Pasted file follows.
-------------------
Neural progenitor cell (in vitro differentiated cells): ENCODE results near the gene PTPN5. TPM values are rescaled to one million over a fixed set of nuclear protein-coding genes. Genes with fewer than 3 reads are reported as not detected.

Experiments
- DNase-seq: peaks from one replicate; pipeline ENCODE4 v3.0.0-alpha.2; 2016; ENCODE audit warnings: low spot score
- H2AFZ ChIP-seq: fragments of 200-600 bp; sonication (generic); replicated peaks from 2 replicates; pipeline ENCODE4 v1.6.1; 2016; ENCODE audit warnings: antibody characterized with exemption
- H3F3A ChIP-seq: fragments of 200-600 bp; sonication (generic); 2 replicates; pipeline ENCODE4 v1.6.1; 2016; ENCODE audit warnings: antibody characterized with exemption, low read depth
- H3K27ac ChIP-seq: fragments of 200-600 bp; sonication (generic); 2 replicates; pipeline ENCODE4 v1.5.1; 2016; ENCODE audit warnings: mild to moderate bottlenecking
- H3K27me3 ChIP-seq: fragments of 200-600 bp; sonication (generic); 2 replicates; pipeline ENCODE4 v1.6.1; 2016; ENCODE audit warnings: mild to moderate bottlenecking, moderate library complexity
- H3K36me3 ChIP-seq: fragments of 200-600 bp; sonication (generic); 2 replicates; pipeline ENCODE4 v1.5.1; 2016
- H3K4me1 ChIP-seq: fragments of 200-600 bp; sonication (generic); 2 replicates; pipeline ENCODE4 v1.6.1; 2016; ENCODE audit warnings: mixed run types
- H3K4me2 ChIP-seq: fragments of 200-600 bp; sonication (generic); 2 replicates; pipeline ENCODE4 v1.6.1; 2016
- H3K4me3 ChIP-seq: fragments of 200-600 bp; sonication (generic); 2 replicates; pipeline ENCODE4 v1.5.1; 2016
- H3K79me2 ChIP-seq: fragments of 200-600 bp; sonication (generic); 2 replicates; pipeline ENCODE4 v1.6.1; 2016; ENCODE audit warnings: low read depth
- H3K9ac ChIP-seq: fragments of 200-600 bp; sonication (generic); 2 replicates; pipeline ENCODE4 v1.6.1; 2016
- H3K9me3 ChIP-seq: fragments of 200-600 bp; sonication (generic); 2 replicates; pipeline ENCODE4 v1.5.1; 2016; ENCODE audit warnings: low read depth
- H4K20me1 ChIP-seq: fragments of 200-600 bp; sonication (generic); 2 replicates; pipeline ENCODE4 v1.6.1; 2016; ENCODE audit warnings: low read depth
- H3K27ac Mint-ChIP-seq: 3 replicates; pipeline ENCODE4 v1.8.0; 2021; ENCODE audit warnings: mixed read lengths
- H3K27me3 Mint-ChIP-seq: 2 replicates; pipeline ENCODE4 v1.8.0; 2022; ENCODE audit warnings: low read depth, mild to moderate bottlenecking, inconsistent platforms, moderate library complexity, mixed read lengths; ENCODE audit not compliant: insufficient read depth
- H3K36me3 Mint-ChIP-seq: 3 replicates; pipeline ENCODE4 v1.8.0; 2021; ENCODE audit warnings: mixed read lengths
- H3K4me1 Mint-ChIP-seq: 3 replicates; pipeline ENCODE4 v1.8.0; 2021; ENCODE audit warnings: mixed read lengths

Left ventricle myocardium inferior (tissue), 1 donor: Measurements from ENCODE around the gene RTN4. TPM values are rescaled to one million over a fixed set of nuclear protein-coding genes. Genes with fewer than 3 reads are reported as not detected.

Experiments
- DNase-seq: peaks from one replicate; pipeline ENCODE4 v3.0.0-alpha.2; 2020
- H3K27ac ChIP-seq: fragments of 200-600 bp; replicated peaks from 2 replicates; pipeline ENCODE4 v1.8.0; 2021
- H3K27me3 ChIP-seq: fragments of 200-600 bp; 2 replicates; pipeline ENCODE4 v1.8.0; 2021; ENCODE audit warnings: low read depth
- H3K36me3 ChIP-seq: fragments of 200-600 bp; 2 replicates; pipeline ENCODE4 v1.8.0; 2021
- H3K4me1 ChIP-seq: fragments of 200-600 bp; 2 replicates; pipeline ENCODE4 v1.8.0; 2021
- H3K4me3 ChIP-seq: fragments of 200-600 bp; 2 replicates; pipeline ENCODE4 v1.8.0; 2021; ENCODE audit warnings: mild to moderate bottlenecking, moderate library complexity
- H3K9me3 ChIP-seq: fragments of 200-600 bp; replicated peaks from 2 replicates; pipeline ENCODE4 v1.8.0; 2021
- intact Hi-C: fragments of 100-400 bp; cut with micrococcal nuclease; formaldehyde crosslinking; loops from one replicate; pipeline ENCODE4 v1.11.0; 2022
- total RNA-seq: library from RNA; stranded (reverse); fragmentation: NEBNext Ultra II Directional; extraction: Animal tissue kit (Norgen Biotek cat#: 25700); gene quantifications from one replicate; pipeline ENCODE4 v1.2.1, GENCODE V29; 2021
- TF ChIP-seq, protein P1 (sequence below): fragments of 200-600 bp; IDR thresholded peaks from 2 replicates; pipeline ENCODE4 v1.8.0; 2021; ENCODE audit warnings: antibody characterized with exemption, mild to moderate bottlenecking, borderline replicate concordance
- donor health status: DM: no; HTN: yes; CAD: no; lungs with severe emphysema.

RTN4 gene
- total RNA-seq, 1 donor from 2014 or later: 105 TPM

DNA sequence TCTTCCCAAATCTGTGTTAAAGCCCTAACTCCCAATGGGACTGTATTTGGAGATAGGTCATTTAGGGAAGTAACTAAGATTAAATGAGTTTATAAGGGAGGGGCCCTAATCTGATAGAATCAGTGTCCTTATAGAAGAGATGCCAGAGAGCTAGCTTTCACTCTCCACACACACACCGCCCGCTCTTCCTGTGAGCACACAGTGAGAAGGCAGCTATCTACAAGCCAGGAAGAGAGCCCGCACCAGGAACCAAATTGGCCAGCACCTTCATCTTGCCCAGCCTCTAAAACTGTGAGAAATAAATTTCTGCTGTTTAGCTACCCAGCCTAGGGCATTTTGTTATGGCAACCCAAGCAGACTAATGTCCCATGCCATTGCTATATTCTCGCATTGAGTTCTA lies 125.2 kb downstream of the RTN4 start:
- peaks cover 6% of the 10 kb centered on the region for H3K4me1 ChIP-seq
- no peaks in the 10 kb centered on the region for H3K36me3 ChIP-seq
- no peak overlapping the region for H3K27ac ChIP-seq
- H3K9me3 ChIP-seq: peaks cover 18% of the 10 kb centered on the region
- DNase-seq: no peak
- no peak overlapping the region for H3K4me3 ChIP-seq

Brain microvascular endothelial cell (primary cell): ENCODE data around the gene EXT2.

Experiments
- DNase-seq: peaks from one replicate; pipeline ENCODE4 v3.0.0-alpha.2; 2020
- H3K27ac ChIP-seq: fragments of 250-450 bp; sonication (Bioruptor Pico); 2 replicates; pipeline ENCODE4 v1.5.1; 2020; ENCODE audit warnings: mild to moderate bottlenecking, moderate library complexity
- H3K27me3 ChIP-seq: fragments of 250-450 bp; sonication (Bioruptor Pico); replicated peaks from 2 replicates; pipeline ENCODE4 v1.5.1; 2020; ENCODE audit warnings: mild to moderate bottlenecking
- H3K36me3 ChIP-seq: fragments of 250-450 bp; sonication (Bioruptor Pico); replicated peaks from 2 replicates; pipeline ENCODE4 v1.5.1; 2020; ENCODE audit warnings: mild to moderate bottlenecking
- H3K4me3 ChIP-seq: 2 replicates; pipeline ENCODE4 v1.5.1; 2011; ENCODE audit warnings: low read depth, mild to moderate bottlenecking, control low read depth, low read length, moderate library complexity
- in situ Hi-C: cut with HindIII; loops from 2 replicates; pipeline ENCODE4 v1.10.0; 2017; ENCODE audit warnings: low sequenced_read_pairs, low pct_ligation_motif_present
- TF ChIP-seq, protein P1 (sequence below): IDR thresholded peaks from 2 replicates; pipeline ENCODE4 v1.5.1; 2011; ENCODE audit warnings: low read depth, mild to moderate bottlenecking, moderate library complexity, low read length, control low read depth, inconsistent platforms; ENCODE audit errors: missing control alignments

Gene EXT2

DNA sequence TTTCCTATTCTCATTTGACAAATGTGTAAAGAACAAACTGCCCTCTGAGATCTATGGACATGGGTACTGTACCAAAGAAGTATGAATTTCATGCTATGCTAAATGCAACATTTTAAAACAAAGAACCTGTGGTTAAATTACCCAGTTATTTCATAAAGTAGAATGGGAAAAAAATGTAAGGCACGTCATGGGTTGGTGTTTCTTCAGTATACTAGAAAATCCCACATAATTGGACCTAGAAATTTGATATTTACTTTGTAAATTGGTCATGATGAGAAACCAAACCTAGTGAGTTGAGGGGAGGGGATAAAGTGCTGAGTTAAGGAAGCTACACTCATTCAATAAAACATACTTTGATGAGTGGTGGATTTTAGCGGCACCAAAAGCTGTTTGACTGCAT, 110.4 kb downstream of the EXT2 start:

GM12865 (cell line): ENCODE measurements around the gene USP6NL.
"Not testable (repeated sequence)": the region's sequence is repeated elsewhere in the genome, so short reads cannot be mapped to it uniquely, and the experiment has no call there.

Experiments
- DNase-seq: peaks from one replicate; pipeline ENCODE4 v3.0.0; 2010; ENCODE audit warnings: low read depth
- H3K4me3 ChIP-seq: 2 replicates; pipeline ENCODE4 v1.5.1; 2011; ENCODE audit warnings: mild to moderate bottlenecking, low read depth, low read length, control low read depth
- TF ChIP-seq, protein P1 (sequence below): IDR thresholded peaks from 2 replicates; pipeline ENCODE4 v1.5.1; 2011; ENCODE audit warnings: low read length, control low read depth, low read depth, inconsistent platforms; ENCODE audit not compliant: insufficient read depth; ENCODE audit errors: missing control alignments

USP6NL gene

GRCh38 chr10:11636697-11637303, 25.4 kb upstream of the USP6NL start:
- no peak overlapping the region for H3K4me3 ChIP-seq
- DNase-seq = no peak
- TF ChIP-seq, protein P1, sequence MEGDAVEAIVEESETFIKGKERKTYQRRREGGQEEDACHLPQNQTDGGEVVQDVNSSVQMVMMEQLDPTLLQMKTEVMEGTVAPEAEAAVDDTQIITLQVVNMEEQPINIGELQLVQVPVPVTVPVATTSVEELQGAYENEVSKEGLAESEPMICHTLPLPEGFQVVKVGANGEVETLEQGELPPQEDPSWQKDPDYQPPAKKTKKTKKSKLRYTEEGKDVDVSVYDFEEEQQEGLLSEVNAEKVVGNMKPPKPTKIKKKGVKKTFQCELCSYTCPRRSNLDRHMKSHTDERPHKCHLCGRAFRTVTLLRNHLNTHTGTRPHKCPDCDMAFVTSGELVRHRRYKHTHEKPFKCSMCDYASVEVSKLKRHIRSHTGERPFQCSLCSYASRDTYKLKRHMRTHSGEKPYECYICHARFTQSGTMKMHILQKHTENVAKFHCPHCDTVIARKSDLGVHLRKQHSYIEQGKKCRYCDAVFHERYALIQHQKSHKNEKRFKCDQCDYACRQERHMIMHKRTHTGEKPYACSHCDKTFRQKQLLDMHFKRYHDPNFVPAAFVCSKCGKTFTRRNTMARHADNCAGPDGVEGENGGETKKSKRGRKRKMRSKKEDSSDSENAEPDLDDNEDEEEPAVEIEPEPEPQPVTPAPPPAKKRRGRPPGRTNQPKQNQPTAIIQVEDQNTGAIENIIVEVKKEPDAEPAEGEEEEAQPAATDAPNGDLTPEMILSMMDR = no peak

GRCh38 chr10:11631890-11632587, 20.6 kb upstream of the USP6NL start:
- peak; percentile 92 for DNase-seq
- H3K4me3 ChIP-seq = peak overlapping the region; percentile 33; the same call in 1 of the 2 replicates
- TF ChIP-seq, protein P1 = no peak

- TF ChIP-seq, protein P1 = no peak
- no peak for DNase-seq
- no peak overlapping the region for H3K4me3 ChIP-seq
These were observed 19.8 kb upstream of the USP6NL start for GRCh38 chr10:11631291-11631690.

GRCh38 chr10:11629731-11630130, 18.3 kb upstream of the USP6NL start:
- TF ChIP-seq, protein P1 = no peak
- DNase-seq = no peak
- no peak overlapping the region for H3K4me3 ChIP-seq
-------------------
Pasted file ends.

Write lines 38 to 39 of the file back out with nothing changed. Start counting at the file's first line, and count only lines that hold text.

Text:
- no peak overlapping the region for H3K27ac ChIP-seq
- H3K9me3 ChIP-seq: peaks cover 18% of the 10 kb centered on the region